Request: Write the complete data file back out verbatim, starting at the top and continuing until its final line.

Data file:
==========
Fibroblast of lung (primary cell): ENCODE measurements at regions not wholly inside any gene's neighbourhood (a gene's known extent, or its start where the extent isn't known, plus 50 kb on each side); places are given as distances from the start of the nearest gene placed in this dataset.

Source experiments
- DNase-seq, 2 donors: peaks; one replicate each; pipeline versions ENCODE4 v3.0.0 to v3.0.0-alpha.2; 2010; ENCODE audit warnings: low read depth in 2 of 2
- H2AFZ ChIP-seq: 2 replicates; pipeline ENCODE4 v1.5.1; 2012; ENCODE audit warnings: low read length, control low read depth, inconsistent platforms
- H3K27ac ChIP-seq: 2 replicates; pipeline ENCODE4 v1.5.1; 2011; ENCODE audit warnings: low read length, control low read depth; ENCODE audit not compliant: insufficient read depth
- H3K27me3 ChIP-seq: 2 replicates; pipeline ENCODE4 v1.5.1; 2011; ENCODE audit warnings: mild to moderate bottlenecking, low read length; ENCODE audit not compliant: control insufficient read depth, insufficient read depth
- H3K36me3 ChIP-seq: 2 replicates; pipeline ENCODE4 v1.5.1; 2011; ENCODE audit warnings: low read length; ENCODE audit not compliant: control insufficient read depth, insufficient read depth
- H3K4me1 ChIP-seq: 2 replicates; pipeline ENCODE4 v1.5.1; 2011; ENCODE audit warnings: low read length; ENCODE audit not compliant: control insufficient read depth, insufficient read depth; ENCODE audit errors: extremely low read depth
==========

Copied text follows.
Fibroblast of lung (primary cell): ENCODE measurements at regions not wholly inside any gene's neighbourhood (a gene's known extent, or its start where the extent isn't known, plus 50 kb on each side); places are given as distances from the start of the nearest gene placed in this dataset.

Source experiments
- DNase-seq, 2 donors: peaks; one replicate each; pipeline versions ENCODE4 v3.0.0 to v3.0.0-alpha.2; 2010; ENCODE audit warnings: low read depth in 2 of 2
- H2AFZ ChIP-seq: 2 replicates; pipeline ENCODE4 v1.5.1; 2012; ENCODE audit warnings: low read length, control low read depth, inconsistent platforms
- H3K27ac ChIP-seq: 2 replicates; pipeline ENCODE4 v1.5.1; 2011; ENCODE audit warnings: low read length, control low read depth; ENCODE audit not compliant: insufficient read depth
- H3K27me3 ChIP-seq: 2 replicates; pipeline ENCODE4 v1.5.1; 2011; ENCODE audit warnings: mild to moderate bottlenecking, low read length; ENCODE audit not compliant: control insufficient read depth, insufficient read depth
- H3K36me3 ChIP-seq: 2 replicates; pipeline ENCODE4 v1.5.1; 2011; ENCODE audit warnings: low read length; ENCODE audit not compliant: control insufficient read depth, insufficient read depth
- H3K4me1 ChIP-seq: 2 replicates; pipeline ENCODE4 v1.5.1; 2011; ENCODE audit warnings: low read length; ENCODE audit not compliant: control insufficient read depth, insufficient read depth; ENCODE audit errors: extremely low read depth